A syllogism can play a role in persuasion, but they have to be worded carefully. The general formula is:
1. Major Premise
2. Minor Premise
1. All humans are mammals. (All A is B)
2. All mammals are animals. (All B is C)
3. All humans are animals. (All A is C)
Where it gets tricky, is when you get in to relative or slippery terms.
1. I am nobody.
2. Nobody is perfect.
3. Therefore, I am perfect.
This seems like a silly example, but "nobody" is a relative term. In certain contexts, it means "no person." In other contexts (like this one), it means "no one of significance or popular importance." When you have any term (A,B, or C) with different contextual meanings, a syllogism can backfire on you. This is especially true and controversial when it comes to ethical or moral arguments.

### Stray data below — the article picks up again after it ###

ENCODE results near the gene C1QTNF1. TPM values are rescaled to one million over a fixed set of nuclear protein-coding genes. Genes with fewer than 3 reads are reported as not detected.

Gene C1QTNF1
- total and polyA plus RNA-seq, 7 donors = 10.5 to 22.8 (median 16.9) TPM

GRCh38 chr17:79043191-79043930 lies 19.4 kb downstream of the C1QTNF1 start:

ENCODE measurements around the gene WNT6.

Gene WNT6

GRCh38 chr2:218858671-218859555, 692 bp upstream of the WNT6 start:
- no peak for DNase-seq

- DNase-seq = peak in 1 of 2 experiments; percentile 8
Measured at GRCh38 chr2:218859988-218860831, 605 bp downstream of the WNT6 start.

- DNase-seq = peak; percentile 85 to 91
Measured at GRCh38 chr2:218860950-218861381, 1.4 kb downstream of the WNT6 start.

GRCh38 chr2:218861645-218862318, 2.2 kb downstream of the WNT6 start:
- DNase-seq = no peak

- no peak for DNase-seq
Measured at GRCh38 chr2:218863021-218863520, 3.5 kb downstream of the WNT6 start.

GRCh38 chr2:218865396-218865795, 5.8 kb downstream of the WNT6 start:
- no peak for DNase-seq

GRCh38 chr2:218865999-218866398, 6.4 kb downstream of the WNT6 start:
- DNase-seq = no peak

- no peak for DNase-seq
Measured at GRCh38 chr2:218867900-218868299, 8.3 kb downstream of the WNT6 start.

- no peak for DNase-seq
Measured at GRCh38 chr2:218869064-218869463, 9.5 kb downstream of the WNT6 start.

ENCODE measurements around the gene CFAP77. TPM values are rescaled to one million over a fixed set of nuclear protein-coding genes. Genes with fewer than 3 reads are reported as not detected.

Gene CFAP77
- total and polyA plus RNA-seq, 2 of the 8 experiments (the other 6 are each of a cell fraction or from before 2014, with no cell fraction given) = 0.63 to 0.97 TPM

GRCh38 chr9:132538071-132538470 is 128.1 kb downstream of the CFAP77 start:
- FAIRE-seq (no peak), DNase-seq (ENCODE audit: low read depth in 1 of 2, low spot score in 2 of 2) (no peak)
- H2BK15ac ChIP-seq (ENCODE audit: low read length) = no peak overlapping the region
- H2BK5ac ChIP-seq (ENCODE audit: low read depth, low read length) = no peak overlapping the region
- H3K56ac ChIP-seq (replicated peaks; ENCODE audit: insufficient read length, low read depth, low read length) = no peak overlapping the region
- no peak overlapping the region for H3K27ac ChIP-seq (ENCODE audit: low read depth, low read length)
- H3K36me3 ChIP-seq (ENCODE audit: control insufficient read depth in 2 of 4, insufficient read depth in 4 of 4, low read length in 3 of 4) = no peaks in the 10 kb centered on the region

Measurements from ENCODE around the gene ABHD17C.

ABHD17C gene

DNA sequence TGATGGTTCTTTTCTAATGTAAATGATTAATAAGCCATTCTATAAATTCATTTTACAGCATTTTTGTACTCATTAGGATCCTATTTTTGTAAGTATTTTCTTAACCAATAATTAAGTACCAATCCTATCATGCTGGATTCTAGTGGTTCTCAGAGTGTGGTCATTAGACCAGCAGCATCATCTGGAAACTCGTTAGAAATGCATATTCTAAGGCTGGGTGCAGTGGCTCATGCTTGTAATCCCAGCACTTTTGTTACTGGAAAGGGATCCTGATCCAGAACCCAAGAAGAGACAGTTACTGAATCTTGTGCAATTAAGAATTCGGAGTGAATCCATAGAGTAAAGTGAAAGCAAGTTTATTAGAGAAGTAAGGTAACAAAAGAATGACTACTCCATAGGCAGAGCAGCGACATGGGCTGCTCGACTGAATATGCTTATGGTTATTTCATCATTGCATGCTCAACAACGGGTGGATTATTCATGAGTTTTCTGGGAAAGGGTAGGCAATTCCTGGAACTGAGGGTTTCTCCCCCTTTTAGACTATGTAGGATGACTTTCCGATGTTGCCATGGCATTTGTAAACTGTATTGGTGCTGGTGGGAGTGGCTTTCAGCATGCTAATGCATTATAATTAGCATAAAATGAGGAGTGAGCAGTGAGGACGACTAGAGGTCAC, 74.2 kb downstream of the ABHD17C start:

1. Murder is never okay.
2. Murder is justifiable in a justifiable war.
3. Murder is both justifiable and never justifiable.
This is not a strict syllogism, but you get the idea. The problems with using syllogisms for persuasive purposes is the context and the multiple interpretations of the terms. Justifiable and war primarily.
Syllogisms work best with strict, rigorous logic and math problems.
1. 3 people can do x amount of work in 60 minutes.
2. 12 people can do x amount of work in 15 minutes.
3. x = 4.